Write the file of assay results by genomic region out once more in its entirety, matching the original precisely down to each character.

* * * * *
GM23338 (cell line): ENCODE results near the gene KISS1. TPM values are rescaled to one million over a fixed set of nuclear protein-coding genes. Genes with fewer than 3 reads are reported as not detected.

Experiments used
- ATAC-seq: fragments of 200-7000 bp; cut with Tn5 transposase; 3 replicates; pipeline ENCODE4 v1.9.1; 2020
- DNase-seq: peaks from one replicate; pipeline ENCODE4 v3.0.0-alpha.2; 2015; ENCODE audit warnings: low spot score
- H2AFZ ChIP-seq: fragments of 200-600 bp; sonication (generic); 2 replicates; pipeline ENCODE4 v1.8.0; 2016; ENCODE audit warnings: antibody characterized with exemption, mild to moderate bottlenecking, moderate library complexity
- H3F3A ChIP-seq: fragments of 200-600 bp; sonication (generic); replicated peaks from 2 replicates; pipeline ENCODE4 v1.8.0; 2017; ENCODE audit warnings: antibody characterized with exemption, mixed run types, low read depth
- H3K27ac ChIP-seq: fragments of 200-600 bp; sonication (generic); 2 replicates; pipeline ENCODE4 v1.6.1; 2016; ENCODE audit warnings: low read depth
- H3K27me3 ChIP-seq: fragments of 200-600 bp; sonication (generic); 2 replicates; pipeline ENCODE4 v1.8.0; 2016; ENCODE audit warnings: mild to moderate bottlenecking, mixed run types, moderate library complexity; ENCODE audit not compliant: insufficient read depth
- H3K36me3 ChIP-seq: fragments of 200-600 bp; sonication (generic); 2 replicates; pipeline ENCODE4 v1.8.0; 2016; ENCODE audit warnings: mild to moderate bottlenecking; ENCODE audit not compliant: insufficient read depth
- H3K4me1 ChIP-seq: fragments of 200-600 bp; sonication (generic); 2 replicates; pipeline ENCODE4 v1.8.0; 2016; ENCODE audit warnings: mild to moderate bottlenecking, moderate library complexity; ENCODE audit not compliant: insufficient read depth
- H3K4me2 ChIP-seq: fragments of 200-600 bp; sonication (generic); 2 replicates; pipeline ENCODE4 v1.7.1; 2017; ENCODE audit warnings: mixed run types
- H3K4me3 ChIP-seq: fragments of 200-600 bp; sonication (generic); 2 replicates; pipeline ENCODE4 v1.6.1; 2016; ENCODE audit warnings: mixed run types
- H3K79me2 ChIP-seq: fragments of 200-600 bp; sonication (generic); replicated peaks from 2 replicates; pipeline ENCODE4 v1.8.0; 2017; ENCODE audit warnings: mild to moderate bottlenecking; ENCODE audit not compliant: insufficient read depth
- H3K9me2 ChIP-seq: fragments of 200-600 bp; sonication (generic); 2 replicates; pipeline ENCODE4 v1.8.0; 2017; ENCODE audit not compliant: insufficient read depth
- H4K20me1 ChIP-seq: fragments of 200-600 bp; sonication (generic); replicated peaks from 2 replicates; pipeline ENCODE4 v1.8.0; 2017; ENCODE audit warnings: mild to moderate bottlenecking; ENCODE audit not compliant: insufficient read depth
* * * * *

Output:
GM23338 (cell line): ENCODE results near the gene KISS1. TPM values are rescaled to one million over a fixed set of nuclear protein-coding genes. Genes with fewer than 3 reads are reported as not detected.

Experiments used
- ATAC-seq: fragments of 200-7000 bp; cut with Tn5 transposase; 3 replicates; pipeline ENCODE4 v1.9.1; 2020
- DNase-seq: peaks from one replicate; pipeline ENCODE4 v3.0.0-alpha.2; 2015; ENCODE audit warnings: low spot score
- H2AFZ ChIP-seq: fragments of 200-600 bp; sonication (generic); 2 replicates; pipeline ENCODE4 v1.8.0; 2016; ENCODE audit warnings: antibody characterized with exemption, mild to moderate bottlenecking, moderate library complexity
- H3F3A ChIP-seq: fragments of 200-600 bp; sonication (generic); replicated peaks from 2 replicates; pipeline ENCODE4 v1.8.0; 2017; ENCODE audit warnings: antibody characterized with exemption, mixed run types, low read depth
- H3K27ac ChIP-seq: fragments of 200-600 bp; sonication (generic); 2 replicates; pipeline ENCODE4 v1.6.1; 2016; ENCODE audit warnings: low read depth
- H3K27me3 ChIP-seq: fragments of 200-600 bp; sonication (generic); 2 replicates; pipeline ENCODE4 v1.8.0; 2016; ENCODE audit warnings: mild to moderate bottlenecking, mixed run types, moderate library complexity; ENCODE audit not compliant: insufficient read depth
- H3K36me3 ChIP-seq: fragments of 200-600 bp; sonication (generic); 2 replicates; pipeline ENCODE4 v1.8.0; 2016; ENCODE audit warnings: mild to moderate bottlenecking; ENCODE audit not compliant: insufficient read depth
- H3K4me1 ChIP-seq: fragments of 200-600 bp; sonication (generic); 2 replicates; pipeline ENCODE4 v1.8.0; 2016; ENCODE audit warnings: mild to moderate bottlenecking, moderate library complexity; ENCODE audit not compliant: insufficient read depth
- H3K4me2 ChIP-seq: fragments of 200-600 bp; sonication (generic); 2 replicates; pipeline ENCODE4 v1.7.1; 2017; ENCODE audit warnings: mixed run types
- H3K4me3 ChIP-seq: fragments of 200-600 bp; sonication (generic); 2 replicates; pipeline ENCODE4 v1.6.1; 2016; ENCODE audit warnings: mixed run types
- H3K79me2 ChIP-seq: fragments of 200-600 bp; sonication (generic); replicated peaks from 2 replicates; pipeline ENCODE4 v1.8.0; 2017; ENCODE audit warnings: mild to moderate bottlenecking; ENCODE audit not compliant: insufficient read depth
- H3K9me2 ChIP-seq: fragments of 200-600 bp; sonication (generic); 2 replicates; pipeline ENCODE4 v1.8.0; 2017; ENCODE audit not compliant: insufficient read depth
- H4K20me1 ChIP-seq: fragments of 200-600 bp; sonication (generic); replicated peaks from 2 replicates; pipeline ENCODE4 v1.8.0; 2017; ENCODE audit warnings: mild to moderate bottlenecking; ENCODE audit not compliant: insufficient read depth